Shark attacks on humans that occur around the world increase considerably during the full Moon, although it is not known why. Lunar electromagnetic signals could explain this behavior.
New research from the University of Louisiana (LSU) and the University of Florida has found that shark attacks on humans occur much more frequently during full Moon phases.
The full Moon is a phase that occurs when our planet is located between the Sun and the Moon, almost aligned. At this stage the natural satellite of the Earth shines in a special way.
Although the Moon does not have its own light, we see it because it reflects the light of the Sun. At a certain moment of its orbit, the lunar half is looking at our star and it is especially illuminated. We call it the Full Moon.
As the Moon affects the Earth’s tides through cycles that correspond to its phases, historically there has been talk of the moon effect to refer to a supposed relationship, never proven, between the lunar cycle and the physiological changes of living beings, including humans.
The new research adds to the studies that have sought in the past to verify the relationship between lunar cycles and living beings, in this case sharks.
Although the researchers do not attribute a cause and effect relationship between the phases of the moon and the behavior of the sharks, what they have verified is that their attacks on human beings are much more frequent during the full Moon than in other phases of the orbit. of our satellite.
Specifically, they have observed that every time there have been more shark attacks on humans than could be expected, the lunar illumination was 50% higher.
Also that every time there were fewer shark attacks on humans than expected, the lunar illumination was 50% lower.
The researchers also point out that different previous studies have observed behaviors in the animal world that are related to the lunar phases.
However, few studies to date have looked at the connections between lunar phases and shark attacks on humans, the authors of this research point out.
What makes this research important is the abundance of data analyzed, they add.
Their findings are based on a global record of shark attacks compiled over 55 years, between 1960 and 2015, by the International Shark Attack Archive located at the Florida Museum of Natural History at the University of Florida.
Detailed analysis of the numerous shark attacks around the world over the course of several decades revealed a clear correlation between lunar phases and shark attacks on humans, although the reasons remain unknown.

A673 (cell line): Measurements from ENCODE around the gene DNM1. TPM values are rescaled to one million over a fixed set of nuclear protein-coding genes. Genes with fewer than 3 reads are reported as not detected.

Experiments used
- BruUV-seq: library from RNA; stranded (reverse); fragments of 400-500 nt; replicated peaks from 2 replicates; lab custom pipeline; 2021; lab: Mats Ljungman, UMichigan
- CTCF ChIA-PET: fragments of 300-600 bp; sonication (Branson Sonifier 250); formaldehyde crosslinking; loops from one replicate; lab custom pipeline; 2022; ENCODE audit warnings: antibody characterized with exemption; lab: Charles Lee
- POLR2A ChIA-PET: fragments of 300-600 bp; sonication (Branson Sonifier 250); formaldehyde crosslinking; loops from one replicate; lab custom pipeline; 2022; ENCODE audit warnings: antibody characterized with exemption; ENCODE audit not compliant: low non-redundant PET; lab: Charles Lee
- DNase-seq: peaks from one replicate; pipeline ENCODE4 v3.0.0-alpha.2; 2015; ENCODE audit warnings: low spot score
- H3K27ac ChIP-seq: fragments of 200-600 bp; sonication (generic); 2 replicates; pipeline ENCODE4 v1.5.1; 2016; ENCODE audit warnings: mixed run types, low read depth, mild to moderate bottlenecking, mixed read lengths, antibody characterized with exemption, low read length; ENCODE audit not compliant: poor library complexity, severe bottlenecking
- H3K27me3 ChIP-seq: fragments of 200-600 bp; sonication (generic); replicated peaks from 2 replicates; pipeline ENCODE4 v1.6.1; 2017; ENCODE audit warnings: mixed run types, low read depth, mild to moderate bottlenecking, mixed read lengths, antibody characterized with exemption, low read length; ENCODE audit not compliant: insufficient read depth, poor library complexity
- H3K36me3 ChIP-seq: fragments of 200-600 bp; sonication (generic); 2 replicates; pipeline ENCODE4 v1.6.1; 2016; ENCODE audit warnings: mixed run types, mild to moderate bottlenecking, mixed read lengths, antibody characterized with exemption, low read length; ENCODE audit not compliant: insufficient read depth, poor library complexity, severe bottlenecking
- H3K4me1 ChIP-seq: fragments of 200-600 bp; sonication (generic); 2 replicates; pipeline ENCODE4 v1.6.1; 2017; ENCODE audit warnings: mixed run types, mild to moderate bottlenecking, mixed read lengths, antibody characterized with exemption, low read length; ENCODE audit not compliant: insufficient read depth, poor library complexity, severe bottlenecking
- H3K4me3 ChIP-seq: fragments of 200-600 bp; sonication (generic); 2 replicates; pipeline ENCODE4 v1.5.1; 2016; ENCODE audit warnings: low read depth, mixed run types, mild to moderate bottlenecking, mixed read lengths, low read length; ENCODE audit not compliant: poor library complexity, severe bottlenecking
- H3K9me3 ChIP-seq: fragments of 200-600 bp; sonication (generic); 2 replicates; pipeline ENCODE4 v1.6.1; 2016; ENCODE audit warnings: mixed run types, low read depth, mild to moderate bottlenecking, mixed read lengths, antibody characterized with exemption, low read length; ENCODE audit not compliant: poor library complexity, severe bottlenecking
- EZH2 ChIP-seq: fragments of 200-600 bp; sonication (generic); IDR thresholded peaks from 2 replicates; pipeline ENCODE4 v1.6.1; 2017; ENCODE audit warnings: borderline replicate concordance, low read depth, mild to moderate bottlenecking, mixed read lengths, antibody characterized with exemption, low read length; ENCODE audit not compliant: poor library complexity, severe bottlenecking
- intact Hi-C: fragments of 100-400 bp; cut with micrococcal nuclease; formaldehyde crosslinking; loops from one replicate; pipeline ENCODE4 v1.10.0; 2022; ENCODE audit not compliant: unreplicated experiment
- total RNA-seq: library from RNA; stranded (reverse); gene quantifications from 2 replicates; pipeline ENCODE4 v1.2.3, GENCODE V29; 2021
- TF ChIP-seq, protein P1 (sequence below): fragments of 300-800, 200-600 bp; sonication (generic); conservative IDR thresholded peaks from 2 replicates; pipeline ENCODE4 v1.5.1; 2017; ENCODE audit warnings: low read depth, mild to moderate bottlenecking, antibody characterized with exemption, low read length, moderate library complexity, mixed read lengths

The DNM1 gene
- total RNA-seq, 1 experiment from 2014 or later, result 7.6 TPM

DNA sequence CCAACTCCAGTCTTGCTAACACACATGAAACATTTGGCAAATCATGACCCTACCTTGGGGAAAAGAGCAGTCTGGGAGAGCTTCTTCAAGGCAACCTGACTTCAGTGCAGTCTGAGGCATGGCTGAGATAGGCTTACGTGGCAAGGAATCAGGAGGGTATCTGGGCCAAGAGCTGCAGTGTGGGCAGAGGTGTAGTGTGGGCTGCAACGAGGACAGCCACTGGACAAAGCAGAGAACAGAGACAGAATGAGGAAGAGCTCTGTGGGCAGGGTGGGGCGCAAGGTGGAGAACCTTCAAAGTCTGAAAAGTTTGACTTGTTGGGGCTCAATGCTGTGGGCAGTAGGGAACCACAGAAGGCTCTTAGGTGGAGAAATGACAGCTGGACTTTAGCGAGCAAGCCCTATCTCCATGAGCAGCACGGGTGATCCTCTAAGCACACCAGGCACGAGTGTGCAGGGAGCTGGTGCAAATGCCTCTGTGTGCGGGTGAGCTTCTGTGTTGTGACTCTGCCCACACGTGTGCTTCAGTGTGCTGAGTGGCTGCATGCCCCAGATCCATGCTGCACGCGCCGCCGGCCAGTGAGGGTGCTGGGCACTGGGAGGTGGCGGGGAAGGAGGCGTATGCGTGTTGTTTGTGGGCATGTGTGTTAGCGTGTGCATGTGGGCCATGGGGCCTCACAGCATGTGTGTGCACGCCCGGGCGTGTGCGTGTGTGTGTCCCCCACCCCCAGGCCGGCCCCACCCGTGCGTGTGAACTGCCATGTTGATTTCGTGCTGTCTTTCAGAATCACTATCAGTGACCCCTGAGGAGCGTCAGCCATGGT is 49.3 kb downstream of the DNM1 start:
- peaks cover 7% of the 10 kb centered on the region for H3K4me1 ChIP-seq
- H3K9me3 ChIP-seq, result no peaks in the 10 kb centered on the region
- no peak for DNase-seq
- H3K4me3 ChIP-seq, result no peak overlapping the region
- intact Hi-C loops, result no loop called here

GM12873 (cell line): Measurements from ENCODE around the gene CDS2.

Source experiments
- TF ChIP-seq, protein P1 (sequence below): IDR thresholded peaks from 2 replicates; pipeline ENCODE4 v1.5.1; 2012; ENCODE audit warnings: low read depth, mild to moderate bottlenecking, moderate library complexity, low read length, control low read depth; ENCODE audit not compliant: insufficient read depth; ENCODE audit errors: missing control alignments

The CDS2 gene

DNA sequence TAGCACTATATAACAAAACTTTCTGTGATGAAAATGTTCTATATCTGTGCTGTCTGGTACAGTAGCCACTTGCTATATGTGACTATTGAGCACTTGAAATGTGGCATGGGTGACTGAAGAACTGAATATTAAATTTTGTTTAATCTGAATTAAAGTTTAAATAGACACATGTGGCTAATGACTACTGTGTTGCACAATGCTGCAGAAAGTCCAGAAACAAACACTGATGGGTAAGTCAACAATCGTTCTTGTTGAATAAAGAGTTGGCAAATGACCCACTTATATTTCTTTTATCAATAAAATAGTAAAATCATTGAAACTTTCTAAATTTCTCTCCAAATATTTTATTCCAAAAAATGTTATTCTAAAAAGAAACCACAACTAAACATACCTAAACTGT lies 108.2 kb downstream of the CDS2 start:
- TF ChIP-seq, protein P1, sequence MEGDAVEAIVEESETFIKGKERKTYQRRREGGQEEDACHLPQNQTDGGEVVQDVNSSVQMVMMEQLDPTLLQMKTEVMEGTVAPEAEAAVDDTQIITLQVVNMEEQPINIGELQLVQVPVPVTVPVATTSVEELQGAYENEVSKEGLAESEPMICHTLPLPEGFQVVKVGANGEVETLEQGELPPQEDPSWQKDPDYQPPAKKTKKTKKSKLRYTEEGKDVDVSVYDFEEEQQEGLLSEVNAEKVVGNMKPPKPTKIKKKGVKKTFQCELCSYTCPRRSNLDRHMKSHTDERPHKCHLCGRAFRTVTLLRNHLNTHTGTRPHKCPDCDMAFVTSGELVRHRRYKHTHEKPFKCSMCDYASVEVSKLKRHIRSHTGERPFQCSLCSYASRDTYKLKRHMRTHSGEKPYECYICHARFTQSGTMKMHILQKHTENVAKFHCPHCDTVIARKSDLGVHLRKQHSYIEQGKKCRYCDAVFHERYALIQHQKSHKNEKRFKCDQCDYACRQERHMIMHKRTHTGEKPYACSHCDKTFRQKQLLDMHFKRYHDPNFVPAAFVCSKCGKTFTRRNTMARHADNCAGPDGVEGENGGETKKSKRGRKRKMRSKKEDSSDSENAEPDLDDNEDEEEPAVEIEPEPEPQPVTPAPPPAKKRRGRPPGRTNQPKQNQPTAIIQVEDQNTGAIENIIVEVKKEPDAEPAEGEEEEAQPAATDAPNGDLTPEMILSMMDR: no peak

“It’s not a question of more light at night for the sharks to see. Most shark attacks occur during the day. However, the Moon can exert other forces on Earth and its oceans in much more subtle ways,” explains Steve Midway, an associate professor at LSU and a researcher on the project, in a release.
In an article published in Frontiers in Marine Science, the authors clarify that it is established that sharks feel and respond to electromagnetic stimuli.
They explain that the changes in terrestrial geomagnetic activity created by the Moon could be related to the proven ability of sharks to respond to electromagnetic stimuli, either to migrate or reproduce.
And they add: although the lunar phase does not directly influence the aggression or predation of sharks, the lunar electromagnetic signals that trigger migration or the physiology of their reproduction, could hypothetically influence their interactions with humans.
Consequently, they conclude that their findings provide evidence that shark attacks may be related to the phase of the moon, and that this finding could be useful in assessing attack risk and developing recommendations for recreational water activities in the open ocean.
Shark Side of the Moon: Are Shark Attacks Related to Lunar Phase? Lindsay A. French et al. Front. Mar. Sci., 01 December 2021. DOI:https://doi.org/10.3389/fmars.2021.745221
Shark attacks on humans fall worldwide
The last three years have marked a steep drop in shark attacks on humans around the world, according to the latest annual summary produced by the University of Florida International Shark Attack File.
The number of attacks on humans fell to 57 in 2020, compared to 64 attacks in 2019 and 66 in 2018. The most recent five-year global average dropped to 80 annual incidents.
Based on long-term trends, the United States leads the world in shark attacks on humans, with 33 incidents, albeit a 19.5% drop from 41 attacks the previous year. Australia follows in the same ranking with 18 incidents, which is a slight increase from the country’s most recent five-year average of 16 attacks per year.
Gavin Naylor, director of the Florida Museum of Natural History’s shark research program, thinks the lower number of deaths in 2020 is likely an anomaly.
It’s unclear whether COVID-19-induced lockdowns and a slow year for tourism might have contributed to an unusually low number of shark attacks, or whether the drop reflects the difficulty of obtaining data during a pandemic.
Eddie is an Australian news reporter with over 9 years in the industry and has published on Forbes and tech crunch.